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Read QR Codes from Raspberry PI with Pyzbar and Python

raspberry pi qr code reader featured image
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With a camera and a few python code lines you can transform your Raspberry PI into an advanced QR codes reader by usin Pyzbar, also making your RPI able to perform more actions on conditions mach

In this tutorial, I’m going to show you how to read QR codes from Raspberry PI with Pyzbar, also providing a use case: read your Covid-19 Green Pass and get your data.

Pyzbar is a Python library enabling your scripts to read one-dimensional barcodes and QR codes. It is really simple and easy to use, as you can read codes with a simple “decode” command from an image, getting also info regarding data and position of your QR/bar-codes from the image.

For this tutorial I’m going to use a Raspberry PI 3 Model A+, but this should work with all Raspberry PI computer boards,

What We Need

As usual, I suggest adding from now to your favourite e-commerce shopping cart all needed hardware, so that at the end you will be able to evaluate overall costs and decide if continuing with the project or removing them from the shopping cart. So, hardware will be only:

Check hardware prices with the following links:

Amazon raspberry pi boards box
Amazon Raspberry PI 3 Model A+ box
Amazon Micro SD box
Amazon Raspberry PI Power Supply box
Amazon Raspberry PI Camera box

Step-by-Step Procedure

Prepare Operating System

Start preparing your OS. Install Raspberry PI OS Lite (for a fast, headless operating system) or Raspberry PI OS Desktop (in this case working from its internal terminal).

Make your OS up to date. From terminal use the following command:

sudo apt update -y && sudo apt upgrade -y

Enable your camera interface. From terminal, use following command:

sudo raspi-config

The terminal will show the following page:

raspi-config home pi3 model A+

Go to option 3 (Interface Option) and press ENTER:

raspi-config interface options pi3 model A+

Select fist option (Camera) and press ENTER. In next screen move selection from “No” to “Yes”:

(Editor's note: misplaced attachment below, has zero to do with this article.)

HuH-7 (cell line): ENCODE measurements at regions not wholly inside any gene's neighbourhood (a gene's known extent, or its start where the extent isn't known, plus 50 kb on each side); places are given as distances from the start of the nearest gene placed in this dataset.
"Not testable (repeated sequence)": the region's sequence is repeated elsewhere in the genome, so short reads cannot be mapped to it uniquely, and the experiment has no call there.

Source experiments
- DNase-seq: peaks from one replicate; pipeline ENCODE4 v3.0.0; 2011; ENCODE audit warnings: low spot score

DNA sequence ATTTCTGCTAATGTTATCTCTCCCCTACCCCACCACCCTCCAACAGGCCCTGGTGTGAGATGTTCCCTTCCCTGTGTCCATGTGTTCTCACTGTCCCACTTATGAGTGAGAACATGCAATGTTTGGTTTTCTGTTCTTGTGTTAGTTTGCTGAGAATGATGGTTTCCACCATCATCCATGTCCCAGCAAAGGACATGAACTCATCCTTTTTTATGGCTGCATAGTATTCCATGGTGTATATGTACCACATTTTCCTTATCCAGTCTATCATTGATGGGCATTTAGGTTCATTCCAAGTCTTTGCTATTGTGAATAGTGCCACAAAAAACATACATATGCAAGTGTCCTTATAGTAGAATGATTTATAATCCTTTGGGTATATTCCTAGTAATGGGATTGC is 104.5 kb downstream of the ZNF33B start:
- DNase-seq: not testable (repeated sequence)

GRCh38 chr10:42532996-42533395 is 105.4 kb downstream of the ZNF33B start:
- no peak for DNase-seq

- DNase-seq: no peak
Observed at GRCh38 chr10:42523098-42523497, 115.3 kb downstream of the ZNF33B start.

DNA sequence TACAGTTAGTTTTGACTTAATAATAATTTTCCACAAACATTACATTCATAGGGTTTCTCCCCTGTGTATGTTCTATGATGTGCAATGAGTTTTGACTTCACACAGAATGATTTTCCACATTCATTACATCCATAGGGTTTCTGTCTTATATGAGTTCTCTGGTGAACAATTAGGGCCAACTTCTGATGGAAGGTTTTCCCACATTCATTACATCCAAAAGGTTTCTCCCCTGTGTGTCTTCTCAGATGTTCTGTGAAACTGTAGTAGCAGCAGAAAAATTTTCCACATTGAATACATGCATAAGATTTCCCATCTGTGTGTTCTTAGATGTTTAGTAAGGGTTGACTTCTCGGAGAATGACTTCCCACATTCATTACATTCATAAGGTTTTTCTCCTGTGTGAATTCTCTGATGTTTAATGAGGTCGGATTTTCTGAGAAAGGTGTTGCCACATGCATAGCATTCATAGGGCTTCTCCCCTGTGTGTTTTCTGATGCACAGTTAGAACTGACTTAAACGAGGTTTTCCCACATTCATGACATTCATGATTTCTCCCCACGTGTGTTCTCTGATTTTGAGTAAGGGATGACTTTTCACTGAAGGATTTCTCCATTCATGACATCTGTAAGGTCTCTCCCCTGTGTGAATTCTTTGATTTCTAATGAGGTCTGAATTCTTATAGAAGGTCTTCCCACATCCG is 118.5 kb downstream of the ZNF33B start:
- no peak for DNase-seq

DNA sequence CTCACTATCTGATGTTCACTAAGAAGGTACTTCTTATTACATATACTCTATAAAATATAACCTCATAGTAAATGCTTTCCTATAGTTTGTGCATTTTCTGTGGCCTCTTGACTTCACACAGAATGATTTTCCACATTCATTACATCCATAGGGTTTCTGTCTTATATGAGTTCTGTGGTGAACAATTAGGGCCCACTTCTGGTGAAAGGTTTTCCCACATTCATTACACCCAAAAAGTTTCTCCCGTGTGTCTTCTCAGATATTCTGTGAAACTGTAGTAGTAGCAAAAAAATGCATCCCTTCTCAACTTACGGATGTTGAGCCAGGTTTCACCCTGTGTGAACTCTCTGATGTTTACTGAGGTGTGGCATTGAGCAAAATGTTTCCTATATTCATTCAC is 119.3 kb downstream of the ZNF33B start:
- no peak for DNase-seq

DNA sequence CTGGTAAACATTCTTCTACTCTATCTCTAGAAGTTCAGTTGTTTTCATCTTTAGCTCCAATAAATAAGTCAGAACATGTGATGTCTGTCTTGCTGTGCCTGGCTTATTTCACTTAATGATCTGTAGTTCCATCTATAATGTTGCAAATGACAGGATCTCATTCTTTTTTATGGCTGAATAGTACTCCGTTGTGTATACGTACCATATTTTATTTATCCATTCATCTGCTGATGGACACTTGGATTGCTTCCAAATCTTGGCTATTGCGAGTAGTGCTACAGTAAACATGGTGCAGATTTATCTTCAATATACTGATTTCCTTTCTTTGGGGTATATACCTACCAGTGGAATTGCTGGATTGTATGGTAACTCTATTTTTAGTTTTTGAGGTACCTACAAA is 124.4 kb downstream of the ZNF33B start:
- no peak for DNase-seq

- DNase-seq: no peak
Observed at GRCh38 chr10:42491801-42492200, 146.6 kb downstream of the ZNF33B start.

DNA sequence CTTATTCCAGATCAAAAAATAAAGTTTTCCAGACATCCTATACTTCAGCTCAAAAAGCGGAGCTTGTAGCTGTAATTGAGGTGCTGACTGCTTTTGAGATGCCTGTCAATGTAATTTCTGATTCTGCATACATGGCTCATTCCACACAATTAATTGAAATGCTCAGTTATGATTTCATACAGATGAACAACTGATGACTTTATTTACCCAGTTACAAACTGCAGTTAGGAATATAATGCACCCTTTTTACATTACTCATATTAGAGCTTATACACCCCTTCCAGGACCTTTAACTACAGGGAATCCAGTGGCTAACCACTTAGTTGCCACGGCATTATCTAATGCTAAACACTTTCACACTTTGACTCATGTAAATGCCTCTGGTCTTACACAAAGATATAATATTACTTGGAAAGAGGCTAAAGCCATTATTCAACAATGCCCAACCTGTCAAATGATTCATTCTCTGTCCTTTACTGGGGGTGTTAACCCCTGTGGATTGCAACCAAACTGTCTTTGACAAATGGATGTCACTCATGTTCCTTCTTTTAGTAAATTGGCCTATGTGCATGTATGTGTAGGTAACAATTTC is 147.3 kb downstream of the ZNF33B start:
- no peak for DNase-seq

raspi-config interface options camera pi3 model A+

Press ENTER and confirm also in the following screen.

raspi-config interface options camera enabled pi3 model A+

You will go back to raspi-config home. Move to the finish button and press ENTER.

This operation will require a reboot. Confirm in the next screen and wait for the reboot:

raspi-config reboot pi3 model A+

Once your Raspberry PI is rebooted, connect again to terminal. We can now install required libraries:

sudo apt-get install python3-opencv libzbar0 python3-pip
python3 -m pip install pyzbar

From here you can already see that we’ll use OpenCV to manage frames captured from camera.

Prepare the qrCodeReader.py script

From the terminal, you can get directly into your Raspberry PI the python script with following command:

wget https://peppe8o.com/download/python/qrCodeReader.py

The following lines will explain code line by line.

First of all, required modules are imported:

import cv2
import pyzbar.pyzbar as pyzbar
from datetime import datetime

Next variables initialize camera (with the help of OpenCV). But I also included all settings required to change the default OpenCV videocatpure resolution (640×480) to whatever our camera is able to perform. Most common Raspberry PI cameras are able to reach 2592×1944, but the new RPI HQ camera can get more of these:

#width = 2592
#height = 1944

camera = cv2.VideoCapture(0)
#camera.set(3,width)
#camera.set(4,height)

This is useful when we have to manage high-density QR codes. Here a higher resolution cen help pyzbar in increasing the probability that images are correctly decoded. But higher resolution image elaboration will also require more computing time, resulting in less samples/second.

You need only to uncomment the 4 lines (by removing the “#” character). You can also fine tune these settings until you reach the best compromise between samples number and decoding results.

Now the decodeCam function is defined. This function requires an image as input and the first operation consists in transforming it into a grey-scale image (to make recognition more reliable) using OpenCV modules:

def decodeCam(image):
    gray = cv2.cvtColor(image, cv2.COLOR_BGR2GRAY)